Trump says his healthcare “plan”– he has no plan, just more gas-lighting– is to give Americans “really great stuff” for really low prices. What he says and what Republicans have done and continue to do is exactly the opposite.
This morning I was going back and forth with Alan Grayson on the best way forward for the American healthcare system. At one point he said that “We have to get past this whole misconception that you get only the healthcare you can afford. This is what keeps our life expectancy two years less than Canada’s, and four years less than Japan’s. Germany had what amounts to ‘Medicare for All’ back in 1883. In a sense, the greatest inequality in America is the fact that the rich live a decade longer than the poor. Being poor is bad enough; it shouldn’t be a death sentence.”
While tone deaf Democratic congressional leaders Nancy Pelosi and Steny Hoyer have announced that their priority after the midterms is a conservative PAYGO system– that was abandoned by the Republicans as a self-inflicted electoral death sentence– Democratic voters are clamoring for Medicare-For-All. I’m sure you’re familiar with these polling results by now:
More than half the Democrats in Congress– yes, a majority— have already signed on as co-sponsors of H.R. 676– PAYGO would be a nearly insurmountable roadblock to moving forward on this. Today Blue America is activating a new ActBlue page specifically for progressive candidates who are campaigning on Medicare-For-All and plan to sign onto to Medicare-For-All legislation in January after they are sworn in. If you click on the link above, you’ll see the page and the candidates who have asked to be part of this thing.
Our old friend, Congressman Matt Cartwright, is the only incumbent on the M4A page. His northeast Pennsylvania district was redrawn and he’s in real jeopardy. He’s also a co-sponsor of John Conyers’ Medical-for-All bill. “The reason,” he told us, “goes beyond compassion, and a desire to strengthen our nation by eliminating the healthcare insecurity of our citizens. It’s also about a practical concern for efficiency and effectiveness. Everyone knows why Medicare has the lowest administrative expenses in the business. Medicare doesn’t advertise on television. Medicare doesn’t sponsor professional golf tournaments. Medicare doesn’t waste money on legions of insurance executives with bloated salaries. So when someone tells you about the ten-year tax bill for Medicare for All, ask them what the collective ten year insurance premium bill is for all the for-profit health insurance companies in the country. And, more importantly, ask them why, when we spend far more money per capita on healthcare than any other nation in the world, we have far less in healthcare outcomes to show for it. Let’s try a better way.”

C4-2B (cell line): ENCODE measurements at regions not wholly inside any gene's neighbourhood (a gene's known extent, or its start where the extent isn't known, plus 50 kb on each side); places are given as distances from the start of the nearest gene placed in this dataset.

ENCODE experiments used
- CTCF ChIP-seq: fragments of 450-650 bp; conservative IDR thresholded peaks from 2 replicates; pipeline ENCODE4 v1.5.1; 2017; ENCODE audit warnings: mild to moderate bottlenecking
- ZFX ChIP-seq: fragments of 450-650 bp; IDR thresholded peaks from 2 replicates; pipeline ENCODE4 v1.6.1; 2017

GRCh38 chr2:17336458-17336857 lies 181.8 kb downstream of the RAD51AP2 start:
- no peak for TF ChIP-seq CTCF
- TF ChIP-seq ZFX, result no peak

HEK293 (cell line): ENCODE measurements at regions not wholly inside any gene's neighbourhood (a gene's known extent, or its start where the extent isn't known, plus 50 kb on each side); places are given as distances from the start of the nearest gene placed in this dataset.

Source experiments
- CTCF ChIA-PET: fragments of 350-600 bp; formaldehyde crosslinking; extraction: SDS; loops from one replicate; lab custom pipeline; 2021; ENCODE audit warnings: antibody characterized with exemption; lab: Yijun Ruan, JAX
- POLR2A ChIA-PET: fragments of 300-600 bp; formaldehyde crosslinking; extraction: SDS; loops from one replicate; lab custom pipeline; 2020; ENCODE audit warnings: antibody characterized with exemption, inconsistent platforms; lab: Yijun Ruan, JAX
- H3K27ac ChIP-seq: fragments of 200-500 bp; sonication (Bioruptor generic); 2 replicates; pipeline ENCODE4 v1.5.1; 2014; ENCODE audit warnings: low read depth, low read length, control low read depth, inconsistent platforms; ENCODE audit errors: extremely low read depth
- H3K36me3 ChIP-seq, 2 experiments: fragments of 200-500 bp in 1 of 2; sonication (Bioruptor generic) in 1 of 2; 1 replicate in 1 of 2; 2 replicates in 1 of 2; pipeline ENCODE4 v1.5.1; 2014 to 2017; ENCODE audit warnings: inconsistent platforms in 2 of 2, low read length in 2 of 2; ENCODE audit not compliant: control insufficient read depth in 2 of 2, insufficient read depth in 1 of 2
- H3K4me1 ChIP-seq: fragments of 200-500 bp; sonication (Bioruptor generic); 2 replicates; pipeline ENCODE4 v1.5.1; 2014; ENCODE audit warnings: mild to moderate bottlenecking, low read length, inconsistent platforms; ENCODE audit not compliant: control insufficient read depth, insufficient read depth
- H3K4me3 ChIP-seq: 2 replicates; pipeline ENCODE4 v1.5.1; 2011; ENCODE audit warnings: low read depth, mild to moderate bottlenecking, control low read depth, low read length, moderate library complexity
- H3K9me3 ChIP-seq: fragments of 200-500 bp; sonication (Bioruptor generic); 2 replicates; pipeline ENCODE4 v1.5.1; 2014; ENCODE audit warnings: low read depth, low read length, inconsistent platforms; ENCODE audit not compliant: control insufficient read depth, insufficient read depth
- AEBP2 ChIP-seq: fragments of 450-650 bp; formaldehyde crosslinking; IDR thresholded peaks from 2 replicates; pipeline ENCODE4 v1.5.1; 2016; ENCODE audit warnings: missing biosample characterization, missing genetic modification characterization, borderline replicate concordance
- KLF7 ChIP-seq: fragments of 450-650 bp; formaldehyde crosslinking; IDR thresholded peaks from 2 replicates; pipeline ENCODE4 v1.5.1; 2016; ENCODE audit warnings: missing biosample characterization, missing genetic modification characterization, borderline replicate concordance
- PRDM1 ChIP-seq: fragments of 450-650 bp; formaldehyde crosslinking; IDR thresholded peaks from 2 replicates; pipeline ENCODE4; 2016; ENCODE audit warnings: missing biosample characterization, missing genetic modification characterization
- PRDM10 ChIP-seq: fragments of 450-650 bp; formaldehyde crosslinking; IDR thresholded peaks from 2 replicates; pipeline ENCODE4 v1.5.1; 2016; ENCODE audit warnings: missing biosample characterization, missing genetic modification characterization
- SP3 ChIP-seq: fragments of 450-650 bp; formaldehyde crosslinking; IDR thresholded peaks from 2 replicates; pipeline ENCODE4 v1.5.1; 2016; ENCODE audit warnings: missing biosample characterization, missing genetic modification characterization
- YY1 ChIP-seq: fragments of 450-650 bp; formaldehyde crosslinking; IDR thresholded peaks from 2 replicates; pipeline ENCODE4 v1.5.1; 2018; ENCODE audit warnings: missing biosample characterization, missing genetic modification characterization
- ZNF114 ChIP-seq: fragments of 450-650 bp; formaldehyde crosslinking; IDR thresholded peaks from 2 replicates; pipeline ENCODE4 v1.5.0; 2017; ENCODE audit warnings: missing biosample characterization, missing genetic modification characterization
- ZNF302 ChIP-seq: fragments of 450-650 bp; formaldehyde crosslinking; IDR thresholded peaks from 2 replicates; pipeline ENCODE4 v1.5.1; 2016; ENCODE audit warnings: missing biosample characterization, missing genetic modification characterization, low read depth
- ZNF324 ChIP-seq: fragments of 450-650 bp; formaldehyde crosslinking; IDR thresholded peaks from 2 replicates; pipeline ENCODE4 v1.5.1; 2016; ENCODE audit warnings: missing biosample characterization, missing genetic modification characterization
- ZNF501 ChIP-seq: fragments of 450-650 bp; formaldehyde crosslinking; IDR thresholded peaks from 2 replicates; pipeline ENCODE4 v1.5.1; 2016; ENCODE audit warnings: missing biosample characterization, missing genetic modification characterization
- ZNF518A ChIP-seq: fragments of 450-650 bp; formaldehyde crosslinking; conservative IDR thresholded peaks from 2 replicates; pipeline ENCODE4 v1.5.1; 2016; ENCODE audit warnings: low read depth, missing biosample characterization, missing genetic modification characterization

Dayna Steele is running in a tough Texas district east of Houston. She reminded us that “it will cost $43 trillion over the next ten years to fund Medicare and Medicaid as it is– which does not cover everyone. It will cost $36 trillion over the next ten years to fund Medicare For All– which does cover everyone. You don’t have to be a rocket scientist– [which her husband happens to be]– to do the math here. Healthy is cheaper than sick. Healthy people work, create opportunities for other healthy people, pay taxes, fund the infrastructure, and give back to their communities. We have a plan. A good plan. It’s called Medicare-For-All and I’m ready to get to work on it!”
Mike Siegel‘s district (TX-10) starts on the other side of Houston and meanders all the way to Austin. Like Dayna, he’s running against a reactionary anti-healthcare Republican. “Medicare for All is a moral imperative,” he told us. “Here in Texas, 15% of the population is uninsured, including over 600,000 children. No American should live on the brink of economic ruin for lack of care. As one of the wealthiest nations in the world, we can afford to guarantee care, and we must. Not only will universal health care save lives, but it will boost our economy and innovation, our families and our peace of mind. We have a great opportunity to advance opportunity for all with a Democratic Congress in 2019, and it begins with health care.”
Katie Porter is up against one of Trump’s worst robot rubber-stamps in Congress, Mimi Walters, “her opponent, she told us “voted for Donald Trump’s health care bill that would have gutted protections for pre-existing conditions, while allowing insurance companies to charge older Californians up to five times more. I will take on the big insurance companies and fight for a Medicare for All system that ensures every American has high-quality, affordable health care.”
Please take a look at our new Medicare-for-All ActBlue page and see if there are any candidates on it who you’d like to help get into Congress. It’s a mighty fine list of candidates and I’m sure they’ll all do us proud starting in January when they get sworn in– and sign on as co-sponsors to a single payer bill that will extend healthcare to all Americans.